Institutional Dynamics and Economic Development in Greece: An Acemoglian Approach

Charis Vlados, Dimos Chatzinikolaou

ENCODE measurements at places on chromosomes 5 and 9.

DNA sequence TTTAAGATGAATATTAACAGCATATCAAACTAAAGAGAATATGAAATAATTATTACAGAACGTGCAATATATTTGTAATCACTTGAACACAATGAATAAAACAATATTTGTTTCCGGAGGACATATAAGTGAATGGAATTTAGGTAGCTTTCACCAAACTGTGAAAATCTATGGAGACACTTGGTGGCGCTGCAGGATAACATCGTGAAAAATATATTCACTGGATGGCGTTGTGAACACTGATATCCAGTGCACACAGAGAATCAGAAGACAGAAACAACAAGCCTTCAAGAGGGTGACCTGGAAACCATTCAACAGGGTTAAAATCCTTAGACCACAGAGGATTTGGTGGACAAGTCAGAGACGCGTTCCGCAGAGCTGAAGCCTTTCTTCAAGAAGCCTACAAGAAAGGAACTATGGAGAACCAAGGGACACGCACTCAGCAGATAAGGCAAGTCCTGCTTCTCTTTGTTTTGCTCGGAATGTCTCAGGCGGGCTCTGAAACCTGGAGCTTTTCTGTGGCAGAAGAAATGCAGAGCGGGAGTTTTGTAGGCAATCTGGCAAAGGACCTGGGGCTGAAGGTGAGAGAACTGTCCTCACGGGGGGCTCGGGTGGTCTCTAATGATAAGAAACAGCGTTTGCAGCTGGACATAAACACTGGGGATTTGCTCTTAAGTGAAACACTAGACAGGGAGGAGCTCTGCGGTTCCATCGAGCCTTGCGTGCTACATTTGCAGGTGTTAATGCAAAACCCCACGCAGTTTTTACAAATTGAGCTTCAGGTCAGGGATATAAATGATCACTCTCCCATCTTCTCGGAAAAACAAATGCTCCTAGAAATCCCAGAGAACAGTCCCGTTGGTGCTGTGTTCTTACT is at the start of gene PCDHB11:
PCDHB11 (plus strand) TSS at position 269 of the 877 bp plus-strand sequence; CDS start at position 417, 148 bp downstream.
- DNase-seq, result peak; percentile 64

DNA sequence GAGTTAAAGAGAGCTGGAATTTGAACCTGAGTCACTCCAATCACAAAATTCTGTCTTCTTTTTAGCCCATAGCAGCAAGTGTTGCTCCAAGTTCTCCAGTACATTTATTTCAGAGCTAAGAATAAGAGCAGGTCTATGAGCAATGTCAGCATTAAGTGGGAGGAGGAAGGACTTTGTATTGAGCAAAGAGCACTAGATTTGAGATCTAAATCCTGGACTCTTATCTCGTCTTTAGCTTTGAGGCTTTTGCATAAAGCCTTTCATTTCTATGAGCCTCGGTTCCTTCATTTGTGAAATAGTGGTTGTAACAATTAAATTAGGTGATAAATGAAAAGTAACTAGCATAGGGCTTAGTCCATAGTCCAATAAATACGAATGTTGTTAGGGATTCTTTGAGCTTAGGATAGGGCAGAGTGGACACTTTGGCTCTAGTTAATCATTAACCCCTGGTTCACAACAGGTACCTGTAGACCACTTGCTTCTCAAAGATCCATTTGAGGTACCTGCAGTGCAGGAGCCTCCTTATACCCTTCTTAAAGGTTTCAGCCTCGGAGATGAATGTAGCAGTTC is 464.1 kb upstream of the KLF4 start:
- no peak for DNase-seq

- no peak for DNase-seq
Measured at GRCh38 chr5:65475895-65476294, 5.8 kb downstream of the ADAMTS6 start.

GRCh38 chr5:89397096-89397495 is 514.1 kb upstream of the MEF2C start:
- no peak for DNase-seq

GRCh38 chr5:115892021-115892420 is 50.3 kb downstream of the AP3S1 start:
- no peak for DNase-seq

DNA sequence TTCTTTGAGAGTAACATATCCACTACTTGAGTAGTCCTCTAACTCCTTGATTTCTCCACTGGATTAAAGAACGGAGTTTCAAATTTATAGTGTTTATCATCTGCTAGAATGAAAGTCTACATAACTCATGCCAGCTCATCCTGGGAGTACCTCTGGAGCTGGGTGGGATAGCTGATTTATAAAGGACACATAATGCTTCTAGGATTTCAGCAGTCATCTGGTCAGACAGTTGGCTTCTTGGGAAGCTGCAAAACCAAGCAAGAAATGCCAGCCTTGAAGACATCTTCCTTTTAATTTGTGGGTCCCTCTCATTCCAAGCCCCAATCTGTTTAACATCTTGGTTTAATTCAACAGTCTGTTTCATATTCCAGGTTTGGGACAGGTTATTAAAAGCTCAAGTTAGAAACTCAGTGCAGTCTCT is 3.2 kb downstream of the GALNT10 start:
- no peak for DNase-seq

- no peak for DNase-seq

The evolution of institutions is a theoretical field of increasing interest today. Socio-economic development in the institutional approach results mainly from the historical unfolding and quality of institutions. This paper aims to highlight Daron Acemoglu’s institutional approach, which appears to be gaining prominence gradually, and propose a new theoretical perception of the developmental process of the Greek socio-economic system. It first analyses Acemoglu’s theoretical contribution, it then compares the ‘Acemoglian’ to other approaches and suggests that the analysis of inclusive and extractive institutions based on historically-significant virtuous and vicious circles has value for the Greek case. While several studies tend to focus on the macroeconomic and macro-financial symptoms of the Greek crisis, an evolutionary approach of the deeper institutional dynamics seems to offer a required reposition. We describe and recommend the development and underdevelopment process in terms of an ‘institutionally adaptive socio-economic system’ and ‘competitiveness web’. These findings indicate that development takes place over historically-significant periods, through complex processes of selection and diffusion of institutional restructurings, and that civil societies are responsible for the political forces who represent them, at least in democratic regimes. In the case of Greece, the proposal to utilise an approach of an ‘institutionally adaptive socio-economic system’ can give a repositioned theoretical perception, especially nowadays when the institutional and evolutionary socio-economic analytical classes seem to be gaining interest and prominence.

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